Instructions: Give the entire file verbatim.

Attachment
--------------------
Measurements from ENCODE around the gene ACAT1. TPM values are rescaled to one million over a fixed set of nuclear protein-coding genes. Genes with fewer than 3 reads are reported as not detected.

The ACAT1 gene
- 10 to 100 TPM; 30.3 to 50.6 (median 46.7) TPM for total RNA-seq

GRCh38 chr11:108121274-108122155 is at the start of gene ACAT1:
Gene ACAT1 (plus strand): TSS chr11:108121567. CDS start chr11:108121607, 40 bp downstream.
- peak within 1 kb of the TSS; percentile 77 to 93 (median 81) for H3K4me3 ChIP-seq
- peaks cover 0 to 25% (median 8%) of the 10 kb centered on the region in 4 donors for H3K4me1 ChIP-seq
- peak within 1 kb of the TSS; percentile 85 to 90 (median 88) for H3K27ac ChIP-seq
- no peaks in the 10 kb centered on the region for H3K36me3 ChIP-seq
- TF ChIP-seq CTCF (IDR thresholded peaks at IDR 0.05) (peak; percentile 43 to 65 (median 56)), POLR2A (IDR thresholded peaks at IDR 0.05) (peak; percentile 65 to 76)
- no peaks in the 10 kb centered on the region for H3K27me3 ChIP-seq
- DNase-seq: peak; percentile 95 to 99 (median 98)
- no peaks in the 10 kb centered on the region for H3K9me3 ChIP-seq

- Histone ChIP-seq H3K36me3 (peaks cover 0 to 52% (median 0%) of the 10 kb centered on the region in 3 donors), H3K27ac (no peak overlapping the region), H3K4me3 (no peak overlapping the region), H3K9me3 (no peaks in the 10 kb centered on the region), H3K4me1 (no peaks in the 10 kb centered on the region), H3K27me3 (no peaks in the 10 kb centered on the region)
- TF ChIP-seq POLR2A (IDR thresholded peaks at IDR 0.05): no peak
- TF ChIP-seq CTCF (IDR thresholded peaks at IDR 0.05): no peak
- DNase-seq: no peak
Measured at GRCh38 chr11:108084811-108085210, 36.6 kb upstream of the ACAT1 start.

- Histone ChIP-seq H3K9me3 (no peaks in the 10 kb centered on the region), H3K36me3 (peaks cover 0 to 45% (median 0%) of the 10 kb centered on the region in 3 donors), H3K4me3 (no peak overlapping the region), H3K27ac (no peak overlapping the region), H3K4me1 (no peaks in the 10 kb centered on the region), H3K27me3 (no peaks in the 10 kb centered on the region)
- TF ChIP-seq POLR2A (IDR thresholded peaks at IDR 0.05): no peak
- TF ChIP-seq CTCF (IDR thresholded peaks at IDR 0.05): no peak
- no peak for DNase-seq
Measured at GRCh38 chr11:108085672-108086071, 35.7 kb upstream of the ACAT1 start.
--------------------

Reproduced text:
Measurements from ENCODE around the gene ACAT1. TPM values are rescaled to one million over a fixed set of nuclear protein-coding genes. Genes with fewer than 3 reads are reported as not detected.

The ACAT1 gene
- 10 to 100 TPM; 30.3 to 50.6 (median 46.7) TPM for total RNA-seq

GRCh38 chr11:108121274-108122155 is at the start of gene ACAT1:
Gene ACAT1 (plus strand): TSS chr11:108121567. CDS start chr11:108121607, 40 bp downstream.
- peak within 1 kb of the TSS; percentile 77 to 93 (median 81) for H3K4me3 ChIP-seq
- peaks cover 0 to 25% (median 8%) of the 10 kb centered on the region in 4 donors for H3K4me1 ChIP-seq
- peak within 1 kb of the TSS; percentile 85 to 90 (median 88) for H3K27ac ChIP-seq
- no peaks in the 10 kb centered on the region for H3K36me3 ChIP-seq
- TF ChIP-seq CTCF (IDR thresholded peaks at IDR 0.05) (peak; percentile 43 to 65 (median 56)), POLR2A (IDR thresholded peaks at IDR 0.05) (peak; percentile 65 to 76)
- no peaks in the 10 kb centered on the region for H3K27me3 ChIP-seq
- DNase-seq: peak; percentile 95 to 99 (median 98)
- no peaks in the 10 kb centered on the region for H3K9me3 ChIP-seq

- Histone ChIP-seq H3K36me3 (peaks cover 0 to 52% (median 0%) of the 10 kb centered on the region in 3 donors), H3K27ac (no peak overlapping the region), H3K4me3 (no peak overlapping the region), H3K9me3 (no peaks in the 10 kb centered on the region), H3K4me1 (no peaks in the 10 kb centered on the region), H3K27me3 (no peaks in the 10 kb centered on the region)
- TF ChIP-seq POLR2A (IDR thresholded peaks at IDR 0.05): no peak
- TF ChIP-seq CTCF (IDR thresholded peaks at IDR 0.05): no peak
- DNase-seq: no peak
Measured at GRCh38 chr11:108084811-108085210, 36.6 kb upstream of the ACAT1 start.

- Histone ChIP-seq H3K9me3 (no peaks in the 10 kb centered on the region), H3K36me3 (peaks cover 0 to 45% (median 0%) of the 10 kb centered on the region in 3 donors), H3K4me3 (no peak overlapping the region), H3K27ac (no peak overlapping the region), H3K4me1 (no peaks in the 10 kb centered on the region), H3K27me3 (no peaks in the 10 kb centered on the region)
- TF ChIP-seq POLR2A (IDR thresholded peaks at IDR 0.05): no peak
- TF ChIP-seq CTCF (IDR thresholded peaks at IDR 0.05): no peak
- no peak for DNase-seq
Measured at GRCh38 chr11:108085672-108086071, 35.7 kb upstream of the ACAT1 start.